Time 3 Minute Read

Maryland’s highest court recently held that a policyholder’s failure to provide notice of a lawsuit for two and a half years was no basis for a denial of coverage. The court in Nat’t Union Fire Ins. Co. of Pittsburgh, PA v. Fund for Animals, Inc. held instead that, because National Union could not prove it suffered “actual prejudice” as a result of the late notice, Fund For Animals, Inc. (“FFA”) was entitled to receive the coverage it contracted for under its non-for-profit liability insurance policy (the “Policy”).

Time 3 Minute Read

The Eleventh Circuit recently held in G.M. Sign, Inc. v. St. Paul Fire and Marine Ins. Co., that, by denying coverage for a lawsuit filed against its insured, St. Paul waived the policy's notice requirements, thus obviating the need for the policyholder to provide notice of a second similar lawsuit arising out of the same acts and asserting the same claims. The policyholder, MFG.com, was sued in a class action filed in November 2008 by GM Sign, Inc., which alleged that MFG.com had sent numerous unsolicited faxes in violation of the Telephone Consumer Protection Act (TCPA), among other things. After St. Paul denied coverage, MFG.com and GM Sign stipulated to the dismissal of the first lawsuit without prejudice in July 2009. The next day, GM Sign filed a new class action complaint against MFG.com alleging the same claims on behalf of the same class of plaintiffs as the first suit. MFG.com did not tender the second suit to St. Paul. As part of the $22.5 million settlement of the second suit, GM Sign took an assignment of MFG.com's right to payment from St. Paul and filed suit to recover insurance proceeds and for bad faith. St. Paul responded, contending that MFG.com breached the policy's notice provision by failing to provide notice of the second lawsuit.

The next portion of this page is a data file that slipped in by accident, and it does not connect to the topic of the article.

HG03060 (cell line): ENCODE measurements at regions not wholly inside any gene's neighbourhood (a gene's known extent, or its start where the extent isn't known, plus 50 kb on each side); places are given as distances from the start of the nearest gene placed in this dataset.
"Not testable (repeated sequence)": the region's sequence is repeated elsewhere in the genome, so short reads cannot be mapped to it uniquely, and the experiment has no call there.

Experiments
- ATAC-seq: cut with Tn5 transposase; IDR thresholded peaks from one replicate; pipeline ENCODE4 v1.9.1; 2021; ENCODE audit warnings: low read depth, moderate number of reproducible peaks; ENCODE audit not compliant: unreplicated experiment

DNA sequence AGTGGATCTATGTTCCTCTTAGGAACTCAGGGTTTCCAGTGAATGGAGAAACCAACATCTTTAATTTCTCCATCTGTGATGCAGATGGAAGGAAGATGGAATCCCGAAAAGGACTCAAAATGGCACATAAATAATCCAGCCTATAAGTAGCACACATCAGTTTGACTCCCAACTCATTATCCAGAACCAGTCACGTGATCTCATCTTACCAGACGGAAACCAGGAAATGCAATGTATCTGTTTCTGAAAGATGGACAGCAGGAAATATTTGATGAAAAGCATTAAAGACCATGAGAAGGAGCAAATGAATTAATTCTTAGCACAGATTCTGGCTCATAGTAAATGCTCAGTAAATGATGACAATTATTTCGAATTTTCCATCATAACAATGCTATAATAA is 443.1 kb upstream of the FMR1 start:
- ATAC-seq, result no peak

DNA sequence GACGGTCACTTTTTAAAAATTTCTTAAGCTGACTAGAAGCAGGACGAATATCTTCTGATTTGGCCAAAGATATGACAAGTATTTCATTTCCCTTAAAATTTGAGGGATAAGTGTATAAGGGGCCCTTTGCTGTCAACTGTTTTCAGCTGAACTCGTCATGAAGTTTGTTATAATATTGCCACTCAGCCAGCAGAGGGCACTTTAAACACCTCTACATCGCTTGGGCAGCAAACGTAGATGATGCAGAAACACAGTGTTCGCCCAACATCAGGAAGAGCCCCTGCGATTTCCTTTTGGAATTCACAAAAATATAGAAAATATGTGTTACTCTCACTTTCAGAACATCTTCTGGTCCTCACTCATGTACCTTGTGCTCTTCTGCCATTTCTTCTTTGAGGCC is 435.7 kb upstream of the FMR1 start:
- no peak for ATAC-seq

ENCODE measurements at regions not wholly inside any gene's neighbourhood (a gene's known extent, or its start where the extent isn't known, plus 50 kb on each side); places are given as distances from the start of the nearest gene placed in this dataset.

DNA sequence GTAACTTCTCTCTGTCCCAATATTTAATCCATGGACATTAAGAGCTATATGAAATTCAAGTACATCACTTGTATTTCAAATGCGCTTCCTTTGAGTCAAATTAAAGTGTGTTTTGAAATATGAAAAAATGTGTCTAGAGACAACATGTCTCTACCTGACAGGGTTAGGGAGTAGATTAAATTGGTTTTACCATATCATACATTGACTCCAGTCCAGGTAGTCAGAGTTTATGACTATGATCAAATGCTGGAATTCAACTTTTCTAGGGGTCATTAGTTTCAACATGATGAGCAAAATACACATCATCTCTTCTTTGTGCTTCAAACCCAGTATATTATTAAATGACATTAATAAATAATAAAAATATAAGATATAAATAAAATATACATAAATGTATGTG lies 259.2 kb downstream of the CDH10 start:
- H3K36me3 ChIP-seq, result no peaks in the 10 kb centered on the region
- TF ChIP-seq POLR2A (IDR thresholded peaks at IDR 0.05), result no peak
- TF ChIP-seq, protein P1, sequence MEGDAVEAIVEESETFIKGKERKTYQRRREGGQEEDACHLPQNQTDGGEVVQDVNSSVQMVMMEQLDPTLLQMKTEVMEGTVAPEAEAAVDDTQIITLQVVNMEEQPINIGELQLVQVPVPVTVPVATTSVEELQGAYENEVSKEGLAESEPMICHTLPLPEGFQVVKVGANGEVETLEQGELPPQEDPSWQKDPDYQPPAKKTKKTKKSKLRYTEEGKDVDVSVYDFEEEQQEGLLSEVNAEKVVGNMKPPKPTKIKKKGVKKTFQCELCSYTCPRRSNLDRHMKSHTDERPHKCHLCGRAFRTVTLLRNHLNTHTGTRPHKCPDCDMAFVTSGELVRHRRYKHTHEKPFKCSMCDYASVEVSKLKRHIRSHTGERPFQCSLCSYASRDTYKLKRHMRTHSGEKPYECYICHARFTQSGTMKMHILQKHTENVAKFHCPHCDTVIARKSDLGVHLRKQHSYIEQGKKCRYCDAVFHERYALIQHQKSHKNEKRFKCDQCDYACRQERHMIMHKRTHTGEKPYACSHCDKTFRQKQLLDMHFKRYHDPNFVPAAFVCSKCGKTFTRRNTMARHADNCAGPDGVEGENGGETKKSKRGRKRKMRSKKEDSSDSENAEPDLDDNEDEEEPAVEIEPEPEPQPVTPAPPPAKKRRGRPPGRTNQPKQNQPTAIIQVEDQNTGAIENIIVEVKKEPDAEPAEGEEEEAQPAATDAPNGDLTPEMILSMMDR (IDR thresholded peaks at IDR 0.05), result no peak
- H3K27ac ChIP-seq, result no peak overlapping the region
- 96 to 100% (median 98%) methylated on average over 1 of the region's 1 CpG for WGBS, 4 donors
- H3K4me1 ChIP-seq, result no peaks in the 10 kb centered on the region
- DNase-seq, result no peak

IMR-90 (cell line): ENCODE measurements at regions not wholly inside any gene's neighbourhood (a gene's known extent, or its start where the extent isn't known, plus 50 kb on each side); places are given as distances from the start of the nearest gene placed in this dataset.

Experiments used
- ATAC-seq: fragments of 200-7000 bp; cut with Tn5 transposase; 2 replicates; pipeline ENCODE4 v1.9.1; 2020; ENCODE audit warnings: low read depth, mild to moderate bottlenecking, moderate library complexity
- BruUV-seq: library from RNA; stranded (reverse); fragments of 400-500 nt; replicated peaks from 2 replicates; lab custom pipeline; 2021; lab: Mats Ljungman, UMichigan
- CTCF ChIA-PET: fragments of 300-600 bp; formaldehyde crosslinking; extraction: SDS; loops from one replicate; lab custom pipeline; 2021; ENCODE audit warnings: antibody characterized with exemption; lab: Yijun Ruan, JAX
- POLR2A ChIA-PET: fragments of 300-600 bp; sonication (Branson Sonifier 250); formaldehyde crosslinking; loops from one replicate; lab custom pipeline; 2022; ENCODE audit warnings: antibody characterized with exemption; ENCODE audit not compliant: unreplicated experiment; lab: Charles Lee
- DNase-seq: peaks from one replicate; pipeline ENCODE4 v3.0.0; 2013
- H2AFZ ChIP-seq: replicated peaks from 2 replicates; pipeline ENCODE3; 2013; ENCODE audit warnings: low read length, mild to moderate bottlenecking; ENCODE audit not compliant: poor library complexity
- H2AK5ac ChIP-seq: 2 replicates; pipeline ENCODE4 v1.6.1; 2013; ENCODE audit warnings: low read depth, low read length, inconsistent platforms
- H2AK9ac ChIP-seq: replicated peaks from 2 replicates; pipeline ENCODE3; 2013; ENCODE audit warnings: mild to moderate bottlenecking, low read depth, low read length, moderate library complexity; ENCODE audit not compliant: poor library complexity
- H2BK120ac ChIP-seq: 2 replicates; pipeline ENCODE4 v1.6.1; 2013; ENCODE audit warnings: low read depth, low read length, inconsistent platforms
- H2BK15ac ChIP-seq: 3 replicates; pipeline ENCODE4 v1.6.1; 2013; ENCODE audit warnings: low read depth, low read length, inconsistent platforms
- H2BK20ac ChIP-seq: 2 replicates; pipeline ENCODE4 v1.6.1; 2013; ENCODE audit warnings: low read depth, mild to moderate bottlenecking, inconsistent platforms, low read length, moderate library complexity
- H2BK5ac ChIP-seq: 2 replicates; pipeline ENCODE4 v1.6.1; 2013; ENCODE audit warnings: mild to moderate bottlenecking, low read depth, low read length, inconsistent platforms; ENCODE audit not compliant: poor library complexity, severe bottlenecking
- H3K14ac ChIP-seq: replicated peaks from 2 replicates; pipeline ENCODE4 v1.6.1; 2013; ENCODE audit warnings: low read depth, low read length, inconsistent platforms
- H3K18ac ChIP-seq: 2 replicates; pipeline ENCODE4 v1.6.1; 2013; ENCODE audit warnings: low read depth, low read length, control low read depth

Time 3 Minute Read

On April 14, 2016, in the case of St. Paul Mercury Ins. Co. v. Am. Bank Holdings, Inc., 15-1559, 2016 WL 1459517, at *1 (4th Cir. Apr. 14, 2016), the Fourth Circuit held that notice to a registered agent started the clock for purposes of calculating timely notice under American Bank's liability policy with St. Paul.  The policyholder, American Bank Holdings, Inc., provided untimely notice after the registered agent forwarded the underlying lawsuit to American Bank's CFO, who was no longer with the business. With no apparent back-up for the CFO, the underlying lawsuit remained untouched until the plaintiff obtained and sought to enforce a $98.5 million default judgment. When American Bank alerted St. Paul, the insurer denied coverage based on untimely notice under the policy's provision that notice be given "as soon as practicable, but in no event later than: (a) sixty (60) days after expiration of the Policy Year in which the Claim was first made." American Bank later spent approximately $1.8 million in attorneys' fees and costs getting the default judgment vacated and the state-court lawsuit dismissed.

Time 2 Minute Read

On February 11, 2016, New Jersey’s highest court held that National Union Fire Insurance Co. of Pittsburgh, Pennsylvania, (“National Union”) could refuse coverage for Templo Fuente De Vida Corp. and Fuente Properties Inc.’s settlement with policyholder First Independent Financial Group under a “claims-made” directors and officers policy because First Independent did not provide notice “as soon as practicable.”